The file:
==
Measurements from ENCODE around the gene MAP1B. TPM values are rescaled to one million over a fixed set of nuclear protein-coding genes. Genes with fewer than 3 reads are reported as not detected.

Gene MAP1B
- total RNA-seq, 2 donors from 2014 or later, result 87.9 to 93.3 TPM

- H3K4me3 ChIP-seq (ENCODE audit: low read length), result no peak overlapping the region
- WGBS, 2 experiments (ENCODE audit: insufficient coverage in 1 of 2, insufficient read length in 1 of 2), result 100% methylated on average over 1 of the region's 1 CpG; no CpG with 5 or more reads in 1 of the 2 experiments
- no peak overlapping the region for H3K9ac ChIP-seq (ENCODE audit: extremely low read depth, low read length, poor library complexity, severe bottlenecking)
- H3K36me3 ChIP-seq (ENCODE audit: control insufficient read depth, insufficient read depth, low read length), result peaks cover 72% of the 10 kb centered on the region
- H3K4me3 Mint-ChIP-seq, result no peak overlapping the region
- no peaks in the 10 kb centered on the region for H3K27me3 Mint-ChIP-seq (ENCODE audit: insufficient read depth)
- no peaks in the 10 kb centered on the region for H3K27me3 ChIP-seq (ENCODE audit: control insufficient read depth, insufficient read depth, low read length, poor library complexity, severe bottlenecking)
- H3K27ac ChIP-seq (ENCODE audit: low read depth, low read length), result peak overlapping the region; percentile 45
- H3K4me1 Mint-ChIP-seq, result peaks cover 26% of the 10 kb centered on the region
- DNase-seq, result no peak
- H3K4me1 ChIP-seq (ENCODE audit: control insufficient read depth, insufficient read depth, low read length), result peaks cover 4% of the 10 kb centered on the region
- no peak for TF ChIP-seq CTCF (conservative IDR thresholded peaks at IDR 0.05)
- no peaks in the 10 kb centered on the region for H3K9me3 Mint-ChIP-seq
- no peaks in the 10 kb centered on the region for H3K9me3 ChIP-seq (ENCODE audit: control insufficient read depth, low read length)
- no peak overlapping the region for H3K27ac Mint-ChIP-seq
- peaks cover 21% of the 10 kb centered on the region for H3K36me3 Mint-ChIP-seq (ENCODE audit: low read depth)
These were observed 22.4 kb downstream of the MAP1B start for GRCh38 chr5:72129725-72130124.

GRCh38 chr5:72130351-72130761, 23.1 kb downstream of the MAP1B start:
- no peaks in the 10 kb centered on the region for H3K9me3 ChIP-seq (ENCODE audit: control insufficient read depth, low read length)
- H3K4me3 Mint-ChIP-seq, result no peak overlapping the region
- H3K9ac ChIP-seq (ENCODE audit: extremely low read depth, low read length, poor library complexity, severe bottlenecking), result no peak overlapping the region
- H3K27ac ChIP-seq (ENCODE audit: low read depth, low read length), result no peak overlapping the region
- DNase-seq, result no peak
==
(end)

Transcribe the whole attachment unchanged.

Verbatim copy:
Measurements from ENCODE around the gene MAP1B. TPM values are rescaled to one million over a fixed set of nuclear protein-coding genes. Genes with fewer than 3 reads are reported as not detected.

Gene MAP1B
- total RNA-seq, 2 donors from 2014 or later, result 87.9 to 93.3 TPM

- H3K4me3 ChIP-seq (ENCODE audit: low read length), result no peak overlapping the region
- WGBS, 2 experiments (ENCODE audit: insufficient coverage in 1 of 2, insufficient read length in 1 of 2), result 100% methylated on average over 1 of the region's 1 CpG; no CpG with 5 or more reads in 1 of the 2 experiments
- no peak overlapping the region for H3K9ac ChIP-seq (ENCODE audit: extremely low read depth, low read length, poor library complexity, severe bottlenecking)
- H3K36me3 ChIP-seq (ENCODE audit: control insufficient read depth, insufficient read depth, low read length), result peaks cover 72% of the 10 kb centered on the region
- H3K4me3 Mint-ChIP-seq, result no peak overlapping the region
- no peaks in the 10 kb centered on the region for H3K27me3 Mint-ChIP-seq (ENCODE audit: insufficient read depth)
- no peaks in the 10 kb centered on the region for H3K27me3 ChIP-seq (ENCODE audit: control insufficient read depth, insufficient read depth, low read length, poor library complexity, severe bottlenecking)
- H3K27ac ChIP-seq (ENCODE audit: low read depth, low read length), result peak overlapping the region; percentile 45
- H3K4me1 Mint-ChIP-seq, result peaks cover 26% of the 10 kb centered on the region
- DNase-seq, result no peak
- H3K4me1 ChIP-seq (ENCODE audit: control insufficient read depth, insufficient read depth, low read length), result peaks cover 4% of the 10 kb centered on the region
- no peak for TF ChIP-seq CTCF (conservative IDR thresholded peaks at IDR 0.05)
- no peaks in the 10 kb centered on the region for H3K9me3 Mint-ChIP-seq
- no peaks in the 10 kb centered on the region for H3K9me3 ChIP-seq (ENCODE audit: control insufficient read depth, low read length)
- no peak overlapping the region for H3K27ac Mint-ChIP-seq
- peaks cover 21% of the 10 kb centered on the region for H3K36me3 Mint-ChIP-seq (ENCODE audit: low read depth)
These were observed 22.4 kb downstream of the MAP1B start for GRCh38 chr5:72129725-72130124.

GRCh38 chr5:72130351-72130761, 23.1 kb downstream of the MAP1B start:
- no peaks in the 10 kb centered on the region for H3K9me3 ChIP-seq (ENCODE audit: control insufficient read depth, low read length)
- H3K4me3 Mint-ChIP-seq, result no peak overlapping the region
- H3K9ac ChIP-seq (ENCODE audit: extremely low read depth, low read length, poor library complexity, severe bottlenecking), result no peak overlapping the region
- H3K27ac ChIP-seq (ENCODE audit: low read depth, low read length), result no peak overlapping the region
- DNase-seq, result no peak